Summary: A torus palatinus is a bony mass that grows on the palate of the oral cavity.

When Should You See a Dentist or Doctor?

A palate bump by itself typically isn’t a cause for concern.

They are usually benign in nature and often go away on their own within a few weeks. When should you see a dentist or doctor then?

If the bump is getting bigger each week, then you should schedule an appointment as this is a sign of uncontrolled cell growth (cancer).

You should also be on the lookout for bleeding coming from the bump, or any bumps that are painful.

But by far the most common thing to watch out for is how long you’ve had it. Most benign causes will resolve on their own within a few weeks.

If you’ve had your bump on the roof of the mouth for longer than that, and it’s showing no signs of healing or going away, then it’s time to see a medical practitioner.

Summary: Any oral growth that hasn’t gone away after a month should be looked at by a medical practitioner.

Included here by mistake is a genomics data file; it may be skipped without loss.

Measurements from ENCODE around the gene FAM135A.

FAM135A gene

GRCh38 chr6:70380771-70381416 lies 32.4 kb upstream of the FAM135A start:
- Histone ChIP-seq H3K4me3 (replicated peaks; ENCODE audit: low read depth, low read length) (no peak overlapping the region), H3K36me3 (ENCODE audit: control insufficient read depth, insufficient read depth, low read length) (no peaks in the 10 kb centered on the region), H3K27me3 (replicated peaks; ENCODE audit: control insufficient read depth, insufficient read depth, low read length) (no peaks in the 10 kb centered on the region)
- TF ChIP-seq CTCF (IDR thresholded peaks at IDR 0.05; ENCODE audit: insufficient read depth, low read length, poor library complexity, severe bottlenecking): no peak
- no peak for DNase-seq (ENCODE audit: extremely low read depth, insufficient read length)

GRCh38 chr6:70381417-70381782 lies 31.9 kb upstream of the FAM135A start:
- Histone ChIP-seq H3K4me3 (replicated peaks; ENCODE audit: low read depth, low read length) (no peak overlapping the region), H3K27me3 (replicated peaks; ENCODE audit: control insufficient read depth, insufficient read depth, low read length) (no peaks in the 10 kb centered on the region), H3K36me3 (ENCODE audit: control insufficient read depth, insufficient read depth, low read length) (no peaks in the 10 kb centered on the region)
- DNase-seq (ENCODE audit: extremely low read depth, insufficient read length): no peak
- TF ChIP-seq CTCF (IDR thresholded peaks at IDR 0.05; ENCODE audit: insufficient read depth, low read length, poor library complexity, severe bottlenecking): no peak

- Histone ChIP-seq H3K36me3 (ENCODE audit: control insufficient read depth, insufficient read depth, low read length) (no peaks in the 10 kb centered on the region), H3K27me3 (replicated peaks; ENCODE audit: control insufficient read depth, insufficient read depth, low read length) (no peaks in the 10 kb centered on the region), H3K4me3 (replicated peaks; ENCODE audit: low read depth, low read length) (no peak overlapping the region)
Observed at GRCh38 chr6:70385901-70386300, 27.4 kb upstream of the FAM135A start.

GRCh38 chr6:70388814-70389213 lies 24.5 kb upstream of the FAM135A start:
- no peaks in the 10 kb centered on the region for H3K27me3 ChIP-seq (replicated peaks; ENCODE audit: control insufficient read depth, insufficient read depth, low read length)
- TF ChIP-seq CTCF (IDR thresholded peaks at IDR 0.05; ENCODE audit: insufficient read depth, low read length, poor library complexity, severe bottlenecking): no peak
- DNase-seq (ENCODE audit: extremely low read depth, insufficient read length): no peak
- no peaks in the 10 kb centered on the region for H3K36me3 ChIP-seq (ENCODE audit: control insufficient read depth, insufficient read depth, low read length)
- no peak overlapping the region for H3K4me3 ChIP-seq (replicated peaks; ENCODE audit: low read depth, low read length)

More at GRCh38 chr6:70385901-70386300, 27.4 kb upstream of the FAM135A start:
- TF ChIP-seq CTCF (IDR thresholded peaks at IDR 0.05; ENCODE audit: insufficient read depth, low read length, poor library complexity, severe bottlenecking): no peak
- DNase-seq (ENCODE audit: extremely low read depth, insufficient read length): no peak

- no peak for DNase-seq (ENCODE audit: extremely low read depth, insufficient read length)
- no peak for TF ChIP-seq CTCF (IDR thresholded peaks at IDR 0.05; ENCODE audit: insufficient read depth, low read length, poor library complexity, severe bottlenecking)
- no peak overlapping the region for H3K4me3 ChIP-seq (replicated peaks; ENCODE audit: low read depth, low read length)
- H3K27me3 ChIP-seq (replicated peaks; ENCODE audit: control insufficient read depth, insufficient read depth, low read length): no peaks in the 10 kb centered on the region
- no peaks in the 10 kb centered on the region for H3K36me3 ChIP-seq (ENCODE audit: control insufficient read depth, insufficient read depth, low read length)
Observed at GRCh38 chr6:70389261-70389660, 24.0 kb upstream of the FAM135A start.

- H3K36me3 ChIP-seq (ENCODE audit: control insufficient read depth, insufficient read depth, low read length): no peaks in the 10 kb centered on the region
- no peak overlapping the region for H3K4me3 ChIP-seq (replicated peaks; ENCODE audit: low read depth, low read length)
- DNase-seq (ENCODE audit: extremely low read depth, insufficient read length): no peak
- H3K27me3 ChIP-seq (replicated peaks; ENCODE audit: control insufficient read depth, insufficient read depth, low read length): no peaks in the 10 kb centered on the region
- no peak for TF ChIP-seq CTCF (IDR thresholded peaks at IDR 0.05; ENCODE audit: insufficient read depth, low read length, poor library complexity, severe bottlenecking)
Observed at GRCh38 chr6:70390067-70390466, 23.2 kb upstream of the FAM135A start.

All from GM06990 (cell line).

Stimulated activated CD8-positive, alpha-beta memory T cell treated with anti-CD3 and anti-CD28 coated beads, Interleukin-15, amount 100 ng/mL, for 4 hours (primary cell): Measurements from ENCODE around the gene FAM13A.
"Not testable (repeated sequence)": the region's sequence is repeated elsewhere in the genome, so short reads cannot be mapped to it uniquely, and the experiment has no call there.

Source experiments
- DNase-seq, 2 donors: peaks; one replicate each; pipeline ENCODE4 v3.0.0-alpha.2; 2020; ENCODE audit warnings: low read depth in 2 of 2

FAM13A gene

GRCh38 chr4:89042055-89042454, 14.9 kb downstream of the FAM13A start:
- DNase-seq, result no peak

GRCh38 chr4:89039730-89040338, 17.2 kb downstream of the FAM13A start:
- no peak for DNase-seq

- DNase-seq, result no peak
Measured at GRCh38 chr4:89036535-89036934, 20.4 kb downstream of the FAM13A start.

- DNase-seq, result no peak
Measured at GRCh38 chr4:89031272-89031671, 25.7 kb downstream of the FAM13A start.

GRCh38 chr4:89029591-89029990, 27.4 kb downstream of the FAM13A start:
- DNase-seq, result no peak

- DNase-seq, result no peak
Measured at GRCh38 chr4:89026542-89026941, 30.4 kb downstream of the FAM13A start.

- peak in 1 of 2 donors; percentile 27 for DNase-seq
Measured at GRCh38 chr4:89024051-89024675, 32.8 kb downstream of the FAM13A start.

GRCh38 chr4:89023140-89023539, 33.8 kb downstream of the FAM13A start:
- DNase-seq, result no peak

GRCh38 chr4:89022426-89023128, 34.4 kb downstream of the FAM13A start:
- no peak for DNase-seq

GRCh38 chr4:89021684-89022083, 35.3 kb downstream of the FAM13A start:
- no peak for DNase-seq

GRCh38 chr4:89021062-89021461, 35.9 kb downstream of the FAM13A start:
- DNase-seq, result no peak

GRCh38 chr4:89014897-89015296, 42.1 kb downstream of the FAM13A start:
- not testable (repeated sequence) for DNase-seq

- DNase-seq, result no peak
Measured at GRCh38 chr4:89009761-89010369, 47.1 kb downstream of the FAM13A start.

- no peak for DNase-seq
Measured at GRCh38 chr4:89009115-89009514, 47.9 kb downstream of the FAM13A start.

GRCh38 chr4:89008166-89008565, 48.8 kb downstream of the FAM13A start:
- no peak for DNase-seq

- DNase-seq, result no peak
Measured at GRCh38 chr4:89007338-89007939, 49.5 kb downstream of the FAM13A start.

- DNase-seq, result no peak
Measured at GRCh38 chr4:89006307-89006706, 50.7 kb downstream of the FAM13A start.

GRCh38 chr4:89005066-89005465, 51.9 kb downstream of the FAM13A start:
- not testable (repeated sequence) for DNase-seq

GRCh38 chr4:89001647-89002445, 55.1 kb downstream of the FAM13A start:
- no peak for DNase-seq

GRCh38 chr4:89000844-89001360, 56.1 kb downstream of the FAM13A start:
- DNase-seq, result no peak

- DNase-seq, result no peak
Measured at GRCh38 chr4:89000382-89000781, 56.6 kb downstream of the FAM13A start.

Bottom Line

Most of the causes of bumps on the roof of the mouth are benign and should go away on their own.

The only one that’s considered life-threatening is cancer. But if you don’t use tobacco, and/or you’re young, then oral cancer isn’t likely.

If the growth doesn’t go away in a reasonable amount of time, then ask your dentist what it could be. While it’s probably nothing, it’s better to be safe than sorry.

Ask a Question: If you want to ask a medical doctor a question that hasn't been answered in one of our articles go to: Ask a Medical Doctor About your Symptoms

Did you find the information in this article helpful?

Leave a Comment